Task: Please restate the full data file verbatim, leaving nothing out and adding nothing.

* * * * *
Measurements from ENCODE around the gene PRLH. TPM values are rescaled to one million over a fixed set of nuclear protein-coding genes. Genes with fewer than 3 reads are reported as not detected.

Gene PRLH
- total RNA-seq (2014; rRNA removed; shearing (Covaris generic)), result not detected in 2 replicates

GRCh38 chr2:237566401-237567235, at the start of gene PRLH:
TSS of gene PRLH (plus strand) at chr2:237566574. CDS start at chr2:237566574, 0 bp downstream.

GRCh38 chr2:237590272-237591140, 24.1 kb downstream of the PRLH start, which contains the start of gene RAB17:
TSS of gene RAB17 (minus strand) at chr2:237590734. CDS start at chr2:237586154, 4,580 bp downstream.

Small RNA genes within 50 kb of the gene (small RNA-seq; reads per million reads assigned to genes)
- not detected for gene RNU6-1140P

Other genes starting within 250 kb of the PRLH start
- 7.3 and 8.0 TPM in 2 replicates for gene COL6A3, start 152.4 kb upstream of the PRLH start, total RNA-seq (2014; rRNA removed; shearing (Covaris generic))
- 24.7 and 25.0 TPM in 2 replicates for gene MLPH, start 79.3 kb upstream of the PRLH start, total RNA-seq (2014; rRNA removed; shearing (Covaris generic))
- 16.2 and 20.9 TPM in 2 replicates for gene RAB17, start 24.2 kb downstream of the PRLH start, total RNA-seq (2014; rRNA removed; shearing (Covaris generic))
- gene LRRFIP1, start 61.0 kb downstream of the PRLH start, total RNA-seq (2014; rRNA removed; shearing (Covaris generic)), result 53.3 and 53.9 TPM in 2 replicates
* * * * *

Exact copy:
Measurements from ENCODE around the gene PRLH. TPM values are rescaled to one million over a fixed set of nuclear protein-coding genes. Genes with fewer than 3 reads are reported as not detected.

Gene PRLH
- total RNA-seq (2014; rRNA removed; shearing (Covaris generic)), result not detected in 2 replicates

GRCh38 chr2:237566401-237567235, at the start of gene PRLH:
TSS of gene PRLH (plus strand) at chr2:237566574. CDS start at chr2:237566574, 0 bp downstream.

GRCh38 chr2:237590272-237591140, 24.1 kb downstream of the PRLH start, which contains the start of gene RAB17:
TSS of gene RAB17 (minus strand) at chr2:237590734. CDS start at chr2:237586154, 4,580 bp downstream.

Small RNA genes within 50 kb of the gene (small RNA-seq; reads per million reads assigned to genes)
- not detected for gene RNU6-1140P

Other genes starting within 250 kb of the PRLH start
- 7.3 and 8.0 TPM in 2 replicates for gene COL6A3, start 152.4 kb upstream of the PRLH start, total RNA-seq (2014; rRNA removed; shearing (Covaris generic))
- 24.7 and 25.0 TPM in 2 replicates for gene MLPH, start 79.3 kb upstream of the PRLH start, total RNA-seq (2014; rRNA removed; shearing (Covaris generic))
- 16.2 and 20.9 TPM in 2 replicates for gene RAB17, start 24.2 kb downstream of the PRLH start, total RNA-seq (2014; rRNA removed; shearing (Covaris generic))
- gene LRRFIP1, start 61.0 kb downstream of the PRLH start, total RNA-seq (2014; rRNA removed; shearing (Covaris generic)), result 53.3 and 53.9 TPM in 2 replicates